Cops Name OKC Airport Shooter; Possible Motive Revealed
OKLAHOMA CITY (CBS News) — Police say the man accused of fatally shooting an Oklahoma City airport employee used to work for Southwest Airlines and that the attack was likely in retaliation for circumstances that led to the attacker’s 2015 resignation.
Capt. Paco Balderrama identified the shooter as Lloyd Dean Buie, of Oklahoma City.
He says Buie resigned from Southwest Airlines in April 2015 and that investigators believe he shot and killed 52-year-old Michael Winchester on Tuesday in retaliation for circumstances that led to Buie leaving the job.
Balderrama says he doesn’t know what Buie did for Southwest or why he resigned. He says Winchester was not Buie’s immediate supervisor. Police believe Buie, 45, used a rifle, CBS affiliate KWTV reports.
They say the crime was premeditated, and he armed himself and went to the airport with the intention of shooting someone. It’s not clear, however, if Winchester was the intended victim.
Buie was found dead of an apparent self-inflicted gunshot wound to the head in a pickup truck shortly after Tuesday afternoon’s shooting.
Winchester was a former punter for the Sooners from 1984-1986, and lettered on Barry Switzer’s 1985 national championship team. The victim’s son, James Winchester, is also a former Sooner football player and is the current long snapper for the Kansas City Chiefs.
“Our hearts are truly heavy for the entire Winchester Family. Mike was a former Sooner student athlete as was his son James/daughter Carolyn,” the school’s athletic director, Joe Castiglione, tweeted Tuesday afternoon. He added “daughter Becca was also a student athlete. Please keep this beautiful family in your prayers” in a later tweet.
Southwest’s CEO, Gary Kelly, said on Twitter that the airline “will do everything we can to support Mike’s family.”
Police said the gunman lay in wait outside the airport before the killing while hundreds of people waited for flights nearby, police said. Police believe Winchester was shot as he was leaving work and walking to his car in the employee parking area.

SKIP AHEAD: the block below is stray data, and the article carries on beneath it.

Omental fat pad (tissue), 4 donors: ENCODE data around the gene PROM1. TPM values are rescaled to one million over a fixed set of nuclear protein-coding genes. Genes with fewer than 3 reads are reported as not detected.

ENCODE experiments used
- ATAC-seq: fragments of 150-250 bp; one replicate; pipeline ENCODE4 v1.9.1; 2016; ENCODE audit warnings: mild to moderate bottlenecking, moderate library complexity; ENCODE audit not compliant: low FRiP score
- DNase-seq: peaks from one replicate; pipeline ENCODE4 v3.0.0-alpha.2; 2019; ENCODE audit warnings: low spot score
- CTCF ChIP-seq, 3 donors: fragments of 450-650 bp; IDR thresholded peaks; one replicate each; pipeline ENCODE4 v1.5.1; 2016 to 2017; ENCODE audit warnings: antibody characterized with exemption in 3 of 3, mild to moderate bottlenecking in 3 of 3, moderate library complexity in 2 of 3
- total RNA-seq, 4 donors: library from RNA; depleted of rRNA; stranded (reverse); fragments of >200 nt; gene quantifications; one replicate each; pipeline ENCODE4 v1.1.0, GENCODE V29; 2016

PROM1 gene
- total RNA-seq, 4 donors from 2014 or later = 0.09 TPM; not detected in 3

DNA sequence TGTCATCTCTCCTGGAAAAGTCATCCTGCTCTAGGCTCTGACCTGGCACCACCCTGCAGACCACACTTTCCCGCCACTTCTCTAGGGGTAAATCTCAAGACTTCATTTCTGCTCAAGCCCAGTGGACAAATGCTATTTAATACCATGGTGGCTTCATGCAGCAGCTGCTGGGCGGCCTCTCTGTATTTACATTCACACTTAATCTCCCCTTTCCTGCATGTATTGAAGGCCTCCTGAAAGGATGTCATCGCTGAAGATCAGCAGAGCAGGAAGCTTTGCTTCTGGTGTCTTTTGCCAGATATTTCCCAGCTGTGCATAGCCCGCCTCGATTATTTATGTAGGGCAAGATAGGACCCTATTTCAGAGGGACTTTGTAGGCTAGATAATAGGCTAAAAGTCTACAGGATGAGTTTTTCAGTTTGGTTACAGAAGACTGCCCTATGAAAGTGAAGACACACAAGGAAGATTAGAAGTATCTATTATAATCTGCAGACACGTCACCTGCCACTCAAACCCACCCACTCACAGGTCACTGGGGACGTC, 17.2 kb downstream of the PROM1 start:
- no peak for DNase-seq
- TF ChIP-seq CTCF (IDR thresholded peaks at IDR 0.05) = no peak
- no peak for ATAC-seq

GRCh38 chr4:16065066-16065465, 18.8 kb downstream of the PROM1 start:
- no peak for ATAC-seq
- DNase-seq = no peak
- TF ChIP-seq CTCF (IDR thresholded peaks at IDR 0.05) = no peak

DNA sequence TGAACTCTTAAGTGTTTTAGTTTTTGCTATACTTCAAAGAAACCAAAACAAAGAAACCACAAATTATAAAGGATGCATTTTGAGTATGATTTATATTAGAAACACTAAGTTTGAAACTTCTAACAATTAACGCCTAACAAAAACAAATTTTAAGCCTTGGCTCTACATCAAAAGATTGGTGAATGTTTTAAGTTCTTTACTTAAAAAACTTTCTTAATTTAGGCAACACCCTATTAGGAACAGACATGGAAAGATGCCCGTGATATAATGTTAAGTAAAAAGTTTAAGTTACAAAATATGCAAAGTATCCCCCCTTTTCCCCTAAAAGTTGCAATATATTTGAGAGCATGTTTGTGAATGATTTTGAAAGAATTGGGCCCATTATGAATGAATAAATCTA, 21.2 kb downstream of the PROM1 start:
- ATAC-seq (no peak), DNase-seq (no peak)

Balderrama said the shooter apparently knew the victim’s schedule and routine.
“This individual went there and waited for the employee to either be coming or going to take this opportunity,” Balderrama said. He wouldn’t say conclusively that it was a “sniper-type” attack.
The 1 p.m. shooting set off a scramble at the airport, with police immediately closing the sprawling complex and asking passengers inside to seek cover.
They diverted incoming flights and refused to give already-loaded aircraft permission to leave. There were concerns the gunman might have entered the terminal and mingled among passengers or employees.
Hundreds of people were stranded inside the terminal for more than three hours before officers began letting them leave slowly. Carney said about 300 people were held on aircraft away from the terminal after their planes landed ahead of a ground stop.
Police found the suspect’s truck in the garage about three hours after the shooting and determined that someone was inside. They were not sure whether he was dead or alive. After about 75 minutes, using a robot, officers determined the suspect was dead and gave an all-clear.
The airport handles between 7,000 and 8,000 passengers daily for Alaska, Delta, Southwest and United airlines and has a separate terminal that serves as a transfer center for federal inmates. A jet carrying inmates to the transfer site was allowed to land while the rest of the airport was shuttered.
Video from a television station helicopter showed what appeared to be a pool of blood about 100 feet from the airport’s employee parking area – and about 100 yards from the airport’s ticket counters and departure area.
While airports have high security, it wasn’t immediately known whether surveillance cameras might show the shooting, Balderrama said.
Balderrama initially said police had received reports of a possible second victim, but no one was found.
A number of inbound flights were diverted to other airports after Will Rogers suspended operations. Southwest redirected one flight back to Dallas while a Las Vegas to Houston flight that stops in Oklahoma City went to Amarillo, Texas, instead. Two commercial flights from Chicago’s O’Hare Airport were directed to Tulsa, about 100 miles away.
Flights were operating normally Wednesday morning.